Previously, unpaid workers (a narrowly defined group of workers) were not covered by either the OHSA or the ESA. Bill 170, a private member’s bill, was introduced in March 2014, and proposes new protections for unpaid workers under the ESA, including imposing limits on hours of work; and providing entitlements to eating periods, vacation, and leaves of absence. Bill 18 goes one step further and provides protection under the OHSA for the previously unrecognized group of unpaid workers.

  1. Foreign Workers Covered By Same Legislation As Foreign Live-In Caregivers

The use of foreign workers by Ontario employers has been a hot-button topic over the last year.  While the sentiment has been largely anti- foreign worker, under Bill 18, the government plans to expand the protections for foreign live-in caregivers to all foreign workers. The change to the EPFNA means that:

  • recruiters may not charge fees to foreign workers;
  • employers may not deduct costs from or penalize a foreign worker; and
  • neither employers nor recruiters may withhold the foreign worker’s property, including a passport or other government paperwork.
  1. Removal of the $10,000 Cap on Wage Orders

Prior to 1996, there was no limit on the amount of damages that an employment standards officer could award. However, as part of a number of pro-employer changes implemented through the Employment Standards Improvement Act in 1996, the government imposed a $10,000 limit on monetary orders made following a violation of then-ESA.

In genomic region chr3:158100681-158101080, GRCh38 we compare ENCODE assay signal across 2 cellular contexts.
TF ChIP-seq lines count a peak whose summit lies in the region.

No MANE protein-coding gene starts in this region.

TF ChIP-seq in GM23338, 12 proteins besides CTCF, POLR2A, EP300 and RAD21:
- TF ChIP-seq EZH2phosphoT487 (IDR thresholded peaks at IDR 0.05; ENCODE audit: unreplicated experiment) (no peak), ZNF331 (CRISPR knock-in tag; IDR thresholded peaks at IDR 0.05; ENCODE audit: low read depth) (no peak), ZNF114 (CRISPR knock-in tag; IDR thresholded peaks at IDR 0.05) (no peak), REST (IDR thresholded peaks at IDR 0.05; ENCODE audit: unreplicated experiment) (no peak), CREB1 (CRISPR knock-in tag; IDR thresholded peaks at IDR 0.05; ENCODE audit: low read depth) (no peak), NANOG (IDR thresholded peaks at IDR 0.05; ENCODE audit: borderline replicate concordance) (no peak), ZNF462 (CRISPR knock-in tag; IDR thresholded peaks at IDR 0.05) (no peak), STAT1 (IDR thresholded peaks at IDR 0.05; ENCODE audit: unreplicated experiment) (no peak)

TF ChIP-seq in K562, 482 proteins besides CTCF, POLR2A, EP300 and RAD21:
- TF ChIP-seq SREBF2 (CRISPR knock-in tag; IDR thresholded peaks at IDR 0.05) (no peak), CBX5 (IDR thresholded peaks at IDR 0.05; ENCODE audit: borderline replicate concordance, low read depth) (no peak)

With the proposed removal of the $10,000 cap, the government has recognized the obvious increase in the value of wage orders (in part due to inflation) and the fact that the cap represents an unreasonable restriction on an employment standards officer’s ability to effectively address unpaid wage claims.

That being said, there have been a number of instances in which employment standards officers have inelegantly applied the law with respect to unpaid wages.  If the cap no longer exists, the consequences of such dubious decisions will be much more costly to Ontario employers. When an employee believes he or she is owed significant wages by an employer, that employer will now face the potential of a claim in Superior Court, in Small Claims Court or to the Ministry of Labour, the latter of which has no negative cost consequences to an employee.

Next Steps for Employers

Bill 18 sets out a number of proposed changes to employment standards laws. Assuming that these changes will come into force, employers should take the following steps:

  1. Employers should prepare for the changes that may arise from the ban on charging recruitment fees and the elimination of the cap on wage orders, which could result in changes to their ability to recruit employees and the types and amounts of unpaid wage claims they are subject to, respectively.
  2. Employers should reassess their policies and practices to confirm that they reflect the (then current) law.
  3. Finally, employers should ensure that they notify their employees and, in particular, their managers about the changes and the impact of those changes on their business.